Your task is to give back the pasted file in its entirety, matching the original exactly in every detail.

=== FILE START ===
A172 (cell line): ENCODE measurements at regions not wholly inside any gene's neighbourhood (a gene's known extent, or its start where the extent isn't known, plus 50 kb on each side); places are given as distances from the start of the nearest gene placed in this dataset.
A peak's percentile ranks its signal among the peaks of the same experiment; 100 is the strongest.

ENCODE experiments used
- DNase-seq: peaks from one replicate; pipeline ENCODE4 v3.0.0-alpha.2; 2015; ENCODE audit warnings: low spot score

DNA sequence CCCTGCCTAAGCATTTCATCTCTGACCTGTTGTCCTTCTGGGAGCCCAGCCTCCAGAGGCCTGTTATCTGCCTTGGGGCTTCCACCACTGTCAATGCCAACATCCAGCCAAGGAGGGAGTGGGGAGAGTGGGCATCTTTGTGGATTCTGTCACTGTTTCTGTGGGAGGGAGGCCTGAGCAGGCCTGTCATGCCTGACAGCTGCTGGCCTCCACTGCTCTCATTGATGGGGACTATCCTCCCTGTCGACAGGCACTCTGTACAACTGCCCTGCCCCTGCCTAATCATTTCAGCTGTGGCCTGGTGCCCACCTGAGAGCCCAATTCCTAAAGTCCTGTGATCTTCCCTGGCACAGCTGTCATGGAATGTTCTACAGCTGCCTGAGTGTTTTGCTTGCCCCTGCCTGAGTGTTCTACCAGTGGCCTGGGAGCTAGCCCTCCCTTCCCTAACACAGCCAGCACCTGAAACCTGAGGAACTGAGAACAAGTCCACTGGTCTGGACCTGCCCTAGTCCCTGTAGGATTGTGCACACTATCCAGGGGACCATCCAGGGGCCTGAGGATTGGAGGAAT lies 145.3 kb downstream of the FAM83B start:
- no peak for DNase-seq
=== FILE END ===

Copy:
A172 (cell line): ENCODE measurements at regions not wholly inside any gene's neighbourhood (a gene's known extent, or its start where the extent isn't known, plus 50 kb on each side); places are given as distances from the start of the nearest gene placed in this dataset.
A peak's percentile ranks its signal among the peaks of the same experiment; 100 is the strongest.

ENCODE experiments used
- DNase-seq: peaks from one replicate; pipeline ENCODE4 v3.0.0-alpha.2; 2015; ENCODE audit warnings: low spot score

DNA sequence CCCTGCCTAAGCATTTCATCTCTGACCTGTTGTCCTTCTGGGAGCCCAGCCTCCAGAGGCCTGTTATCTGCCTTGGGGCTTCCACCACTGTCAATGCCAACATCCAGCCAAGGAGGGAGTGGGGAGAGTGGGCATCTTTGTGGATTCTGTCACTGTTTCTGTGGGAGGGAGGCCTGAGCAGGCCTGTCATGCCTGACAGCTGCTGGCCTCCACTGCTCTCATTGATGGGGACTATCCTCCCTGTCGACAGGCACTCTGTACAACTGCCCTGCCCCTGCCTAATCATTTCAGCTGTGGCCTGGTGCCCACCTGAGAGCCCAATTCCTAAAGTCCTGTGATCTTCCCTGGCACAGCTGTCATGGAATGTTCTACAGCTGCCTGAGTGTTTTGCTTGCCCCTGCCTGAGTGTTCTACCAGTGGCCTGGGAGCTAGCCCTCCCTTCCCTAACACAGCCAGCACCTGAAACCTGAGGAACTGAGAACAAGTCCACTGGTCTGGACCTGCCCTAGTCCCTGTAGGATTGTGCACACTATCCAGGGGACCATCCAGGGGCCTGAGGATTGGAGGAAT lies 145.3 kb downstream of the FAM83B start:
- no peak for DNase-seq